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Employing a Minor to Distribute Drugs
If you have been charged with employing someone under eighteen (18) years age to distribute a controlled dangerous substance (“CDS”) in Middlesex County, you face serious penalties if you are convicted. Failure of your lawyer to successfully defend the offense of employing a minor to sell heroin, marijuana, cocaine or another drug will result in tens of thousands in fines and years in state prison. The attorneys at The Law Offices of Jonathan F. Marshall have the skills to protect you against an unfavorable outcome with over 100 years of experience including significant time serving in and outside of the Middlesex County Prosecutor’s Office. To discuss the charge that was filed against you in New Brunswick, Highland Park, South Amboy, Sayreville or Edison, call one of our local offices. The consultation is free of charge.
Charge for Employing a Minor To Sell Drugs in Middlesex County
The first thing you probably want to know is what the prosecutor needs to establish in order to convict you of this violation. To prove a N.J.S.A. 2C:35-6 offene, the state must establish five (5) elements.
- The defendant must be at least eighteen (18) years of age. A juvenile may not be charged with this offense, even if they engage in the same activity as their adult counterpart. In addition, if the charge is based on allegations of aiding and abetting the principal actor, the principal actor must be at least 18 years of age.
- There must have been a drug distribution scheme in place. This requirement may be satisfied in the form of maintaining and/or operating a drug production facility. It may also involve the manufacturing, distribution, dispensing or possessing with intent to distribute, manufacture or dispense of the controlled dangerous substance. A person would not, therefore, be subject to this violation if they employed a juvenile to purchase marijuana for them for personal use without the intent to subsequently distribute the marijuana to another.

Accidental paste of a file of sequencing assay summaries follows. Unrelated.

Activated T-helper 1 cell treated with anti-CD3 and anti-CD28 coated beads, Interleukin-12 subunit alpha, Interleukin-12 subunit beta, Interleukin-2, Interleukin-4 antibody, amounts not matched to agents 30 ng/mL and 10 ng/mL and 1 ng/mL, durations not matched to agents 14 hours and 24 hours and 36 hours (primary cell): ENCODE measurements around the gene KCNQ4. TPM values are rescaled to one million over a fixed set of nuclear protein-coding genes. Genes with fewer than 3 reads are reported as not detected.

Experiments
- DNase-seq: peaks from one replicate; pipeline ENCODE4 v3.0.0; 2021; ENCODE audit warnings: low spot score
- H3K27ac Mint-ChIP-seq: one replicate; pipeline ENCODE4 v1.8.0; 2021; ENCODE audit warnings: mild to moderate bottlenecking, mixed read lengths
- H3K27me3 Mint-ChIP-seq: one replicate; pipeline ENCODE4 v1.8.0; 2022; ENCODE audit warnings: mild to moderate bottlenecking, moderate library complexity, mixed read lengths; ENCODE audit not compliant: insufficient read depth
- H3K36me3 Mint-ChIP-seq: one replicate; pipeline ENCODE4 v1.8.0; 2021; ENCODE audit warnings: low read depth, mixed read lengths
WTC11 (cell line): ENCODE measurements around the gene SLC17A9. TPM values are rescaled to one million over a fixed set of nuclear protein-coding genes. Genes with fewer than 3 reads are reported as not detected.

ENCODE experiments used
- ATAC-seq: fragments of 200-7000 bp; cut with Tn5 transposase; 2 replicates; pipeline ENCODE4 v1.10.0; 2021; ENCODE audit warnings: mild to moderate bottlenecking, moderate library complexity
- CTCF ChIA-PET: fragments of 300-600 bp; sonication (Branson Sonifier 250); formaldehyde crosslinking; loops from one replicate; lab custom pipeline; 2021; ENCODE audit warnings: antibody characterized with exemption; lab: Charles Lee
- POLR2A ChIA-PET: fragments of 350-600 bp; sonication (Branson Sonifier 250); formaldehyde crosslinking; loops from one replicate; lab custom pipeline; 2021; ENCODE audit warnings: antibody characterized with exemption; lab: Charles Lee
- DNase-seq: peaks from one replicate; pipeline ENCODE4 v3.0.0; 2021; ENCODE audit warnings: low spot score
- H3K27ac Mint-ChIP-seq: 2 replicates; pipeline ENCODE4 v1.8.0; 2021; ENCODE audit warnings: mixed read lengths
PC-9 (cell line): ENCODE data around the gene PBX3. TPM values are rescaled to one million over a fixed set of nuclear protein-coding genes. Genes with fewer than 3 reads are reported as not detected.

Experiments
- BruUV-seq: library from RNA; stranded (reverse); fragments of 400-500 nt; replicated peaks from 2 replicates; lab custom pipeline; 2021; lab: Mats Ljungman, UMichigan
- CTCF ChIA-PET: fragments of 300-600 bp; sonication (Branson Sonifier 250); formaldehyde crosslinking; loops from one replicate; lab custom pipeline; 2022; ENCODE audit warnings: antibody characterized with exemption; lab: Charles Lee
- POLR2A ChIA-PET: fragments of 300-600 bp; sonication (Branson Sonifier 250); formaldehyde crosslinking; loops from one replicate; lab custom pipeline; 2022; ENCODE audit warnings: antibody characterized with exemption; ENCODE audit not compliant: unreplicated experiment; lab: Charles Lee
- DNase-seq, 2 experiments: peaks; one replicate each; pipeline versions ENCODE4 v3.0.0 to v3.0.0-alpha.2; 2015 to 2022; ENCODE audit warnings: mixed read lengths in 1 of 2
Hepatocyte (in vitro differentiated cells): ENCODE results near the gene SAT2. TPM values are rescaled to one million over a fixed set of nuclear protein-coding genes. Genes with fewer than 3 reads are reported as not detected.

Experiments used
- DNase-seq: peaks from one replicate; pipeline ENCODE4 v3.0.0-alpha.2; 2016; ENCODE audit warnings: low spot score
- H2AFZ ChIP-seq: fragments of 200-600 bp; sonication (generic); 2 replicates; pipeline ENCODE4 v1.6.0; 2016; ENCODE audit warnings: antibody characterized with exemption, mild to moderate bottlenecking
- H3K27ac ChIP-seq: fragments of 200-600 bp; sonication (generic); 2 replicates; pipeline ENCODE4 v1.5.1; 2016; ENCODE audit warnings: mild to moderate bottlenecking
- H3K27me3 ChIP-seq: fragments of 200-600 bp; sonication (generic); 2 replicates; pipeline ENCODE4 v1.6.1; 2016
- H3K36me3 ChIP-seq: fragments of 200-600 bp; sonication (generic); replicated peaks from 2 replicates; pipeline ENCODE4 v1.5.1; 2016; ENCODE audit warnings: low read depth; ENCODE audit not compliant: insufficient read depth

- The person employed must be a minor.
- The defendant must have employed the minor in a distribution scheme.
- The defendant’s conduct was intentional. The final element of the offense relates to the state of mind of the defendant. It is necessary for conviction that the defendant acted knowingly in order to manufacture, distribute, dispense, or possess with intent to manufacture, distribute, or dispense a controlled dangerous substance. More simply put, it requires that the defendant knew that he was distributing a controlled dangerous substance and not something legal. It does not matter, however, whether or not he or she knew the person in his or her employ was under eighteeen (18) or that the mistake may have been reasonable. All that matters is the state of mind as to the drugs. If they knowingly wanted to disperse drugs, then they satisfy the final element of the offense.
Penalties for Employing a Minor to Distribute Drugs
If you are found guilty under N.J.S.A. 2C:35-6, it is a second degree crime with severe consequences. The first of these is that you will be subject to a prison term of five (5) to ten ten (10) years. In addition, the time you spend in jail shall be subject to a mandatory minimum period of incarceration. In this regard, you will have to serve at least five (5) years in prison before you are even eligible for parole; meaning, the absolute minimum period you will actually serve in prison will be five (5) years. In addition to this jail time, the potential fine is significant and is $500,000 or five times the street value of the CDS involved in the distribution scheme.
New Brunswick Defense Lawyer for Employing a Juvenile To Distribute CDS
Employing a juvenile in a distribution scheme is a serious offense that results in extreme penalties if you are found guilty. The charge certainly is not something to be handled by a lawyer who has limited experience in the defense of CDS distribution offenses. Our attorneys have been defending complex drug cases for several decades including violations in Edison, Cranbury, Monroe, Piscataway and Old Bridge. To discuss a pending matter immediately, call our New Brunswick Office at 732-246-7126.